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US expresses fury as Germany deports terrorist to Turkey
[WASHINGTON] The Trump administration escalated its dispute with Germany over the transfer of a terror suspect sought by the US, with American officials berating their German counterparts in a private meeting and Acting Attorney General Matt Whitaker issuing an unusual rebuke of an ally for sending the man to Turkey.
Senior US and German officials had a heated argument over the fate of Adem Yilmaz, a Turkish man convicted of belonging to a terrorist cell, after he was deported to Turkey despite a US extradition request. The dispute is the latest sign of mounting strain between the two allies under Donald Trump's presidency.
The back and forth, which occurred Wednesday at a meeting between Deputy US Secretary of State John Sullivan and German Foreign Minister Heiko Maas in Washington, was described by three people familiar with the event who didn't want to be identified discussing private conversations.
At the centre of the debate was Yilmaz, who was convicted in 2010 of plotting to bomb American targets in Germany and sentenced to 11 years in prison. US officials had filed an extradition request for Yilmaz over the killing of two American service members, but a German court allowed him to be deported to Turkey this month instead.
Hours after the showdown between the diplomats, Mr Whitaker, the top US law enforcement official, accused Germany of allowing Yilmaz to "escape justice by placing him on a plane to Turkey," despite the American extradition request.
"We are gravely disappointed by Germany's decision to deport a dangerous terrorist - Adem Yilmaz - to Turkey, rather than to extradite him to the United States to face justice for his complicity in the murder of two American servicemen," Mr Whitaker said in his statement, a rare public rebuke of a longtime partner in national security.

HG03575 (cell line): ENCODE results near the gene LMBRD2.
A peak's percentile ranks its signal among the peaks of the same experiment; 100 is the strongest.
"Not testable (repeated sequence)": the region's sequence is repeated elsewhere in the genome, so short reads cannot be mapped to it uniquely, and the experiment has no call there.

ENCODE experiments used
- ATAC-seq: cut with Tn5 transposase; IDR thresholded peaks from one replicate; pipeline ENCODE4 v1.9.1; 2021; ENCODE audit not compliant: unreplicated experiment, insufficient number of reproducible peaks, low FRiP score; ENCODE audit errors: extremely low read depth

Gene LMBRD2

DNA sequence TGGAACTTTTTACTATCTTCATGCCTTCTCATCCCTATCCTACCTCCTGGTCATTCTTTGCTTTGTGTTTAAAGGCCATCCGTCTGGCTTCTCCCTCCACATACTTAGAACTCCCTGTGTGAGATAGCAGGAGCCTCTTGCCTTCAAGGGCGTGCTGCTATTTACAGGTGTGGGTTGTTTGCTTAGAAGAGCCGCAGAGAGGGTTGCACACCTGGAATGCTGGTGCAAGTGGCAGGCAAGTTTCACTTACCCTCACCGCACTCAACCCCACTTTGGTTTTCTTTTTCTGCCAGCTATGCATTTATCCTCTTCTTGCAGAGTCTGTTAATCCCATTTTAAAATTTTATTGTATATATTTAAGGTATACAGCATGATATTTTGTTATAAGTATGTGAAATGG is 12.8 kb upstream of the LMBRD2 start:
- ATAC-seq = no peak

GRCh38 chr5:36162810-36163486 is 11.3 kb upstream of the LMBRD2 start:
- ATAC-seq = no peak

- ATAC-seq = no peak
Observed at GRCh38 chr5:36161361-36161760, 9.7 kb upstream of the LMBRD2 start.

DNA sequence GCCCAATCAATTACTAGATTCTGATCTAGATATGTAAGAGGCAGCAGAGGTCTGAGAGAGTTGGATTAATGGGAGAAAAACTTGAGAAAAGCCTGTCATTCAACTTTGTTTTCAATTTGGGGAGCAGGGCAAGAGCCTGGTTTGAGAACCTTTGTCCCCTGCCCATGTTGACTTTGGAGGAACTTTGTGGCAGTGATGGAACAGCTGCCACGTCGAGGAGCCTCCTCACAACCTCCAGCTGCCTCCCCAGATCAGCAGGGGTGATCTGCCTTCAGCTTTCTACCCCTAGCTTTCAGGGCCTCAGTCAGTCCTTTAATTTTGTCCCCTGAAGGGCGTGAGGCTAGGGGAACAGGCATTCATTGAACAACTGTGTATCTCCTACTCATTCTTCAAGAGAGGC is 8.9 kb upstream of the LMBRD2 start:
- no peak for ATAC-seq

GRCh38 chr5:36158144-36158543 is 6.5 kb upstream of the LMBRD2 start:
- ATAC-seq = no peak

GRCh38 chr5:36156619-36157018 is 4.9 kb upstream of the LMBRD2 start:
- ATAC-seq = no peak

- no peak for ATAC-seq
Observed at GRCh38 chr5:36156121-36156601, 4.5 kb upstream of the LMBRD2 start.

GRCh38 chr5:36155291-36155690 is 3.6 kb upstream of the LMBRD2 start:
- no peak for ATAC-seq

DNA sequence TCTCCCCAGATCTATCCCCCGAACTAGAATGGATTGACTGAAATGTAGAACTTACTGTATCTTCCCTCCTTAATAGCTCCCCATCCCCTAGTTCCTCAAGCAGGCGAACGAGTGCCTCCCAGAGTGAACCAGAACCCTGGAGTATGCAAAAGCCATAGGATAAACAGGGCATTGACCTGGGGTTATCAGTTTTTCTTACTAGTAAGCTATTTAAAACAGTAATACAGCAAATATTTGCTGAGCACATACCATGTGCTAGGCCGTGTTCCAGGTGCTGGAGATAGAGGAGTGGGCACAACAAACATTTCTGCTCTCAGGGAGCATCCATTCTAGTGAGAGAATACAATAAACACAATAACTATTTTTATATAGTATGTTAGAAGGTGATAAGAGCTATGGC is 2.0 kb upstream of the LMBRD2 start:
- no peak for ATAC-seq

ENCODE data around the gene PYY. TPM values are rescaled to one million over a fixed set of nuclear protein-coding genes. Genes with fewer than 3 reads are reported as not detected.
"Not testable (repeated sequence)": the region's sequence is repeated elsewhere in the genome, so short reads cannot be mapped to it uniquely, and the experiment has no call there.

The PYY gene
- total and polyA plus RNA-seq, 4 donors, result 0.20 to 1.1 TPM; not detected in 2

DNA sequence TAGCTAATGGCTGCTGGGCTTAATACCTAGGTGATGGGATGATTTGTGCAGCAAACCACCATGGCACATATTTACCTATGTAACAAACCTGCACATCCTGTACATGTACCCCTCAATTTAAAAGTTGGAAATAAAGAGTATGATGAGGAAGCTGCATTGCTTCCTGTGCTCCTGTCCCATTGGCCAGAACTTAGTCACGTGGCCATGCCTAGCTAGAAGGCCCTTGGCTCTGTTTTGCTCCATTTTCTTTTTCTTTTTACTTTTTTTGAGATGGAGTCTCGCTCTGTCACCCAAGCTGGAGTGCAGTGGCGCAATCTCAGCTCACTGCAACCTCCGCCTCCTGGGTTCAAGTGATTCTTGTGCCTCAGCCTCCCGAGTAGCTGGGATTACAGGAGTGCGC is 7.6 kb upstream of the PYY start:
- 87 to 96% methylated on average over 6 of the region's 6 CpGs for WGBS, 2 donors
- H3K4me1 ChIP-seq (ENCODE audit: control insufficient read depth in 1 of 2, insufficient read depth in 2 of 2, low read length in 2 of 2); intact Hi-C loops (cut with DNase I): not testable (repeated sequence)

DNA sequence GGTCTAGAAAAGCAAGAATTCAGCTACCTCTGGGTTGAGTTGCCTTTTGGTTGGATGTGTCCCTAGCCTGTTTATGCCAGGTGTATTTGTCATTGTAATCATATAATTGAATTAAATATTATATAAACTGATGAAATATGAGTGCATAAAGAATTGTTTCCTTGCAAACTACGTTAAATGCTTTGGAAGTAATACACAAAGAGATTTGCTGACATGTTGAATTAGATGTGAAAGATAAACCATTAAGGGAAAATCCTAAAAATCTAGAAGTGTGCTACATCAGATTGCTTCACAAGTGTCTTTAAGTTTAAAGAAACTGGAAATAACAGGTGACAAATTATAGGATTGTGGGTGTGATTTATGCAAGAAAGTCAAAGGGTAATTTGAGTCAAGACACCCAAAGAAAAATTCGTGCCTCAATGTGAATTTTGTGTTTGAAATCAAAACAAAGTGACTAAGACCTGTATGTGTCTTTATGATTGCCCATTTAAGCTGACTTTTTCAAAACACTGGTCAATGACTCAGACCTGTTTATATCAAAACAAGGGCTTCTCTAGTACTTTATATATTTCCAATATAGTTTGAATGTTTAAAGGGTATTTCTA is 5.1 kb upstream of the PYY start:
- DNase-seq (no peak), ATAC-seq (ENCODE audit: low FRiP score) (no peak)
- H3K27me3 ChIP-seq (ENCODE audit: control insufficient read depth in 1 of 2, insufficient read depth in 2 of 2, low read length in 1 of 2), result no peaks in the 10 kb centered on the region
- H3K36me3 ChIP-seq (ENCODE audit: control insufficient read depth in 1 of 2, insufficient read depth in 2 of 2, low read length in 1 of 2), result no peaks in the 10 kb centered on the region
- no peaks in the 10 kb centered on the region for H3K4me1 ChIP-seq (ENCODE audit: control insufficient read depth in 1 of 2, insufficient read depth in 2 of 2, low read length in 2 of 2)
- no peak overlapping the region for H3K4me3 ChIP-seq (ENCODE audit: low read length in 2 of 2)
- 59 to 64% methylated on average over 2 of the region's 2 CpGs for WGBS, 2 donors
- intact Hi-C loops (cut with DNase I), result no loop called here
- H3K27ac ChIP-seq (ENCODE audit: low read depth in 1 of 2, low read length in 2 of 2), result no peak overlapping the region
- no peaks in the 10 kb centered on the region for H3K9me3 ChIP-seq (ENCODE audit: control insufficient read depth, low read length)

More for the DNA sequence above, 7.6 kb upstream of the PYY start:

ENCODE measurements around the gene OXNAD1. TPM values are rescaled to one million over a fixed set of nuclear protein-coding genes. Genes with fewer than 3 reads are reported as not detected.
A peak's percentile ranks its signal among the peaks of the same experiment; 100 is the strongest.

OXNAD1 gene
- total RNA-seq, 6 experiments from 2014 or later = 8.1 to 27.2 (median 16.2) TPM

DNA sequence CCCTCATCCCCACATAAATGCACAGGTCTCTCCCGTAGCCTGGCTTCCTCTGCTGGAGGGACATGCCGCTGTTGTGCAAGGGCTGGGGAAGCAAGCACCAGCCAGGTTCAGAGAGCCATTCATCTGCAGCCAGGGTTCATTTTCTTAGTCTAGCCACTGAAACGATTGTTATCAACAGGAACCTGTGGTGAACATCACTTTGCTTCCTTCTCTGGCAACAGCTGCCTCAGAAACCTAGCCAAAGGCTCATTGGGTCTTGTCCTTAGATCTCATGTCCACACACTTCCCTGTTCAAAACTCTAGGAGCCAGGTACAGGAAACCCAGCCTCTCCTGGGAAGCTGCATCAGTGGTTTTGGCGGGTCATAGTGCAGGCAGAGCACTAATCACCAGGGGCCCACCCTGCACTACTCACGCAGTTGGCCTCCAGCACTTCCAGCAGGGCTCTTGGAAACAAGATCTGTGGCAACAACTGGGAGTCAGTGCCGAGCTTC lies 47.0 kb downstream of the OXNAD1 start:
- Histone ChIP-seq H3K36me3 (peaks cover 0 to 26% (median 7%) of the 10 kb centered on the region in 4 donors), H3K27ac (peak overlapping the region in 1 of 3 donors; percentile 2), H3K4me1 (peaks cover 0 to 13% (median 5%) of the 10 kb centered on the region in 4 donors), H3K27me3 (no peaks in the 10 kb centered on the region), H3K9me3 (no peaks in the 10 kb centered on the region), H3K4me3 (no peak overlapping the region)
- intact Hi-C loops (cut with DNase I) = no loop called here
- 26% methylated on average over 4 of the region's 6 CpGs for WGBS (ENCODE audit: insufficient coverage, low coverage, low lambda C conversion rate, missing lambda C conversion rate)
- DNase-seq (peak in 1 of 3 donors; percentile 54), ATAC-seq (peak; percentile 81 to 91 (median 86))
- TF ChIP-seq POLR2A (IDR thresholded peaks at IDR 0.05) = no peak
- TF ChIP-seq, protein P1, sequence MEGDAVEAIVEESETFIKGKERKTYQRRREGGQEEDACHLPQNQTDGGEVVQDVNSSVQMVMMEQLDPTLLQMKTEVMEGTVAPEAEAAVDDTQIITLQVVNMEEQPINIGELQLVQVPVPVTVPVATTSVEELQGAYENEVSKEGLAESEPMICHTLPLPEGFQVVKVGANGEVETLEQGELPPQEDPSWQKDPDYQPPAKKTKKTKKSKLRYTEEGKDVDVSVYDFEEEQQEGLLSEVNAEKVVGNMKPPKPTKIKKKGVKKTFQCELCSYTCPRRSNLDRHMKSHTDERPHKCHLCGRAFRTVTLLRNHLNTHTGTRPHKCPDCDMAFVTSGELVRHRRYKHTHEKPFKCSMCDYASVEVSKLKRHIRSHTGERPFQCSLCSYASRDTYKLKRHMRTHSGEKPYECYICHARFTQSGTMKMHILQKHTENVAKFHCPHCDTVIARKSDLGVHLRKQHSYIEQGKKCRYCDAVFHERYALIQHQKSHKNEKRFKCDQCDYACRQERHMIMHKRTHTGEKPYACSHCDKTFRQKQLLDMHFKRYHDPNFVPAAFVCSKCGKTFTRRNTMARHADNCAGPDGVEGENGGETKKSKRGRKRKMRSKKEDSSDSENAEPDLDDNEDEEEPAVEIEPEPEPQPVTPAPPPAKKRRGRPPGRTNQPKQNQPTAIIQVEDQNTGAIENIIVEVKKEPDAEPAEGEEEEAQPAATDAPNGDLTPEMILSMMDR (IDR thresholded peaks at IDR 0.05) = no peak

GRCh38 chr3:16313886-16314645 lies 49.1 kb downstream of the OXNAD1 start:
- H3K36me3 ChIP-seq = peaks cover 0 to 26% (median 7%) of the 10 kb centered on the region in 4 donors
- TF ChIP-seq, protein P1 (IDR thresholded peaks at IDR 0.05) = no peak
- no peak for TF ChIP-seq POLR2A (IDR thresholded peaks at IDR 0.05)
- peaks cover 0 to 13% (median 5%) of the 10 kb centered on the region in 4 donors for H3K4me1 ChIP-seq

The controversy is the latest conflict between the Trump administration and Chancellor Angela Merkel's government. Mrs Merkel has emerged as a public defender of multilateral institutions and alliances which Mr Trump has at times disparaged. The American president has also criticised Germany for not contributing more to NATO and for seeking to boost gas imports from Russia, among other things.
A senior State Department official, who was among those who attended the meeting, said he was "not satisfied" with the German minister's response, and added that the episode will hurt law-enforcement cooperation between the two countries.
"The German government has refused to take any responsibility for failing to extradite him to the United States, has flouted their treaty obligations and has undermined the rule of law," Mr Whitaker said in the statement.
A particular concern for the US from this latest episode is the fate of two Iranians held in Germany, at least one for allegations of involvement in a Paris bomb plot. The US is worried that it still doesn't have any assurances from Germany that the Iranians won't be sent back to their country in defiance of the American request.
A German Embassy spokesman declined to comment, as did a State Department spokesman.
The three people said the US was particularly frustrated because the German court that allowed Yilmaz to be deported hadn't been aware of a letter sent by the Department of Justice in November laying out the US case against Yilmaz and explaining why the US wanted him extradited.
One US official said German officials had also asked for more than the extradition treaty required, another source of irritation between the two countries. The official also said the US was "blindsided" because German officials gave them no warning that the deportation decision had been made and he was going to be sent back to Turkey. In the end, the official said, the US filed a "Red Notice" via Interpol to secure Yilmaz's detention in Turkey, where he is now being held.